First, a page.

Orange County’s “Retail Gap” Is Growing

This probably won’t come as a huge surprise – but the amount of money that’s spent by Orange County residents exceeds the amount of money that’s actually spent in Orange County.

That’s a phenomenon with a technical term: it’s called a “retail gap.”

Delivering his annual “State of the Community” report this week at the Friday Center, Chapel Hill-Carrboro Chamber of Commerce president Aaron Nelson said Orange County has a retail gap partly because we haven’t gone out of our way to bring in major retailers. “Retail is something that we’ve not historically recruited in our market,” he said, because “it generally (offers) low-wage jobs, and we’ve been thinking about (recruiting higher-paid) jobs.”

Get the full State of the Community report here.

But that means a lot of the big retail centers are outside county lines – think Tanger Outlets in Alamance County, New Hope Commons and Southpoint in Durham County, and the new Walmart in Chatham. Orange County residents often leave the county to spend their money – and while other people do come to Orange County to shop and eat (especially to eat!), it’s not enough to make up the difference.

How big is Orange County’s retail gap? Citing figures from the NC Department of Commerce, Nelson says Orange County residents spent about 1.8 billion dollars in 2014, but Orange County saw less than a billion dollars in retail sales. That’s a “retail gap” of 866 million dollars in a single year, far more than any other county in our area.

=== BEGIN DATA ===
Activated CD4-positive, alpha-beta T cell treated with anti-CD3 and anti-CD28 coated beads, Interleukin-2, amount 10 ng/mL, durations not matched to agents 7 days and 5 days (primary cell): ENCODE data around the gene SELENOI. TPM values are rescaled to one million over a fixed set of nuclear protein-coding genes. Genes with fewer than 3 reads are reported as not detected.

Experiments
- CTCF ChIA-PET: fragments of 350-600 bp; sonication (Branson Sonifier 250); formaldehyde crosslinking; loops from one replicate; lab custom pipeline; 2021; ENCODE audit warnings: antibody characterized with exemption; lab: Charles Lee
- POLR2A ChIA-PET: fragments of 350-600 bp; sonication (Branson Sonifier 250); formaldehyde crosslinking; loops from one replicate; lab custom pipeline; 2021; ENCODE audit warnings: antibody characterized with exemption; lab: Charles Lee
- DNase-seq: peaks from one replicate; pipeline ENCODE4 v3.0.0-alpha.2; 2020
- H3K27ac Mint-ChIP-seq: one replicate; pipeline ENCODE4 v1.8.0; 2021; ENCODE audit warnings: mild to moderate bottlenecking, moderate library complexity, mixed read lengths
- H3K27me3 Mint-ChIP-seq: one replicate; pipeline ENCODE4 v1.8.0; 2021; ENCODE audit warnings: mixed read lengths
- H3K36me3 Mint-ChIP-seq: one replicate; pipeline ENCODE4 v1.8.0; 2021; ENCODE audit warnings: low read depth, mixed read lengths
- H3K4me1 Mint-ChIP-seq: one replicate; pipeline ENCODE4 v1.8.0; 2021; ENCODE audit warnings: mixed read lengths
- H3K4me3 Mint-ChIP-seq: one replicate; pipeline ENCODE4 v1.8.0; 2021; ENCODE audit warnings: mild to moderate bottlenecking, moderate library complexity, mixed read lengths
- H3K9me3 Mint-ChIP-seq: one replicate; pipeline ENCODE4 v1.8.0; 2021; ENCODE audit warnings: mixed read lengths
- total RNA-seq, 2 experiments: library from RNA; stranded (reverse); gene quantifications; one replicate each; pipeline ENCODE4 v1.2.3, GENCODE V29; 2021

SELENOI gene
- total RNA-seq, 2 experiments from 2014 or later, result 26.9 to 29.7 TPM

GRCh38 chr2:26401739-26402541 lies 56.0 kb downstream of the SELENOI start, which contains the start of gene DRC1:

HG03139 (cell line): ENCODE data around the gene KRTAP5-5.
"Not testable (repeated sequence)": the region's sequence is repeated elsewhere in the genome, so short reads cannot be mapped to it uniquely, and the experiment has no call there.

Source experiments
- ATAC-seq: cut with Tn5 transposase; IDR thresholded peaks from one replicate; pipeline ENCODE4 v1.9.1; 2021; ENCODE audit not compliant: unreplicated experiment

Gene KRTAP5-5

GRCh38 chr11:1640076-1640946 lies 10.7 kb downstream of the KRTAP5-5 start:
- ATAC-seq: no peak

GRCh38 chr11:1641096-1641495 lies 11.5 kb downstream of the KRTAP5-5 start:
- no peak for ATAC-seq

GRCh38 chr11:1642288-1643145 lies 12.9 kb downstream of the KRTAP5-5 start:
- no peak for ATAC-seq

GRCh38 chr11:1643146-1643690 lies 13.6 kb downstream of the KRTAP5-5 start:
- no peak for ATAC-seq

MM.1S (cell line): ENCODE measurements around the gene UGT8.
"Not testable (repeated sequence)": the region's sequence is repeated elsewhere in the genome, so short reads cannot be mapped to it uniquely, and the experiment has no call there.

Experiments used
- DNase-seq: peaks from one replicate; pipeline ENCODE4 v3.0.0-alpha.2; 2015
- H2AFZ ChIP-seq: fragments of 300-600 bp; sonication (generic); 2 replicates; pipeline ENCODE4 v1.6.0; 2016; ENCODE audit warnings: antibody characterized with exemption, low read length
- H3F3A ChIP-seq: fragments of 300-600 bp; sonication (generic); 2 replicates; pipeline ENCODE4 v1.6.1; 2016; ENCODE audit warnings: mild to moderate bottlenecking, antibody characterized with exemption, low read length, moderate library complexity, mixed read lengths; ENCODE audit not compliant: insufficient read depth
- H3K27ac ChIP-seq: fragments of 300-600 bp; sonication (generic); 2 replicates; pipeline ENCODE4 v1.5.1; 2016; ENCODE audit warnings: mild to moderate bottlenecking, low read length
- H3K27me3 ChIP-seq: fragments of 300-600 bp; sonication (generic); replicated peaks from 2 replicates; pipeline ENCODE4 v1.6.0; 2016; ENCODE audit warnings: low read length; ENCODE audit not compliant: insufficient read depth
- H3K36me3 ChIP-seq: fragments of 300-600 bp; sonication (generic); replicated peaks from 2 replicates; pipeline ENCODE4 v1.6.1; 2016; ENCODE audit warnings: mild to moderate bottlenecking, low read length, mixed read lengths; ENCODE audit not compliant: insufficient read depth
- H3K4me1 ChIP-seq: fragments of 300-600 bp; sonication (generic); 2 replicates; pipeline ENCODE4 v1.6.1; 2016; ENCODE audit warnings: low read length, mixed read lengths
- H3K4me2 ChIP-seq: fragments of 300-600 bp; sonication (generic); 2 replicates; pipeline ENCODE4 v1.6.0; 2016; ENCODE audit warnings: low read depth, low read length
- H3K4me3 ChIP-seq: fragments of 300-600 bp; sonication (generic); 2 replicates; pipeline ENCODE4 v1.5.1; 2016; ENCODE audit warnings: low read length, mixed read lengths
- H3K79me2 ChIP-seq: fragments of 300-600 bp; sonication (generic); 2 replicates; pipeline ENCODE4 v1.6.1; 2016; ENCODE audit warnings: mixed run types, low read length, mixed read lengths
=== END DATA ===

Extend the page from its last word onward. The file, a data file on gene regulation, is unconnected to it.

Orange County's retail gap is larger than those of nearby counties. (Via CarolinaChamber.org.)

Via CarolinaChamber.org: Orange County’s retail gap is larger than those of nearby counties. (What about Raleigh? The NC Department of Commerce reports retail demand of $13.5 billion and retail sales of $11.8 billion in Wake County – a $1.7 billion retail gap. That’s larger than Orange in real dollars, though Orange’s is higher by percentage.)

 

And Nelson says while other nearby counties have been reducing or eliminating their retail gaps, Orange County’s has been growing.

Via CarolinaChamber.org. (Data for Wake not available here.)

Via CarolinaChamber.org. (Data for Wake not available here.)

 

Nelson said a growing retail gap is a sign that Orange County could still use more retail development – the better to increase sales tax revenue.

Via CarolinaChamber.org: Almost half of Orange's retail gap is attributable to two categories: "motor vehicles parts and dealers" and "general merchandise stores." (The latter category would include Walmart, for instance.)

Via CarolinaChamber.org: Almost half of Orange’s retail gap is attributable to two categories: “motor vehicles parts and dealers” and “general merchandise stores.” (The latter category would include Walmart, for instance.)

 

But there are also signs that sales tax revenue is already on the rise. According to the NC Department of Revenue, Orange County saw a 36 percent increase in sales tax revenue per capita in just one year, 2013.

Via CarolinaChamber.org.

Via CarolinaChamber.org.

 

Orange County now ranks 42nd out of North Carolina’s 100 counties in sales tax revenue per capita; prior to 2013, Orange County hadn’t cracked the top 60 in years.

Via CarolinaChamber.org.

Via CarolinaChamber.org.

 

http://chapelboro.com/news/business/orange-countys-retail-gap-is-growing